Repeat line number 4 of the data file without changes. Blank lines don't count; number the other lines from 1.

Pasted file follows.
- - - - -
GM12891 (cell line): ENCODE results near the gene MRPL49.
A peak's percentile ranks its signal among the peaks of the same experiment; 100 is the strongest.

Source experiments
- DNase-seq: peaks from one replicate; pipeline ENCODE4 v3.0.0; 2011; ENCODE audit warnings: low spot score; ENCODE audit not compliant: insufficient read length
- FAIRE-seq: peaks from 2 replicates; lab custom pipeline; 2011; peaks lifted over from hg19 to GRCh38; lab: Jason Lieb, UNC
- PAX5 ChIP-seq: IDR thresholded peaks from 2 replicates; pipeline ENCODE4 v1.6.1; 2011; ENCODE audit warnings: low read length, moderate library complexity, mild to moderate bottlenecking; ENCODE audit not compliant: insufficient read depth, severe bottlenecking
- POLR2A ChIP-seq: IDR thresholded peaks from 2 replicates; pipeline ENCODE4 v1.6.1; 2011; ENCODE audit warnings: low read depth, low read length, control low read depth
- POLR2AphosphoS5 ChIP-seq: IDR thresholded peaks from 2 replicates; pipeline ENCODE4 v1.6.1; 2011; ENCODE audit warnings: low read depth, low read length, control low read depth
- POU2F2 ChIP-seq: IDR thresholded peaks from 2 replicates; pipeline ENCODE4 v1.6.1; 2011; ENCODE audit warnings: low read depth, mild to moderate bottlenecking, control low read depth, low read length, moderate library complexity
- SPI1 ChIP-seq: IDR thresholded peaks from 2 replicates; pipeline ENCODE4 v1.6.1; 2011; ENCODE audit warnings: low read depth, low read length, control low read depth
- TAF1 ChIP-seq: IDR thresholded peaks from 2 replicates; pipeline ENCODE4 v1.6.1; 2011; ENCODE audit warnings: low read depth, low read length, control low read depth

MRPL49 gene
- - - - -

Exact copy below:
- DNase-seq: peaks from one replicate; pipeline ENCODE4 v3.0.0; 2011; ENCODE audit warnings: low spot score; ENCODE audit not compliant: insufficient read length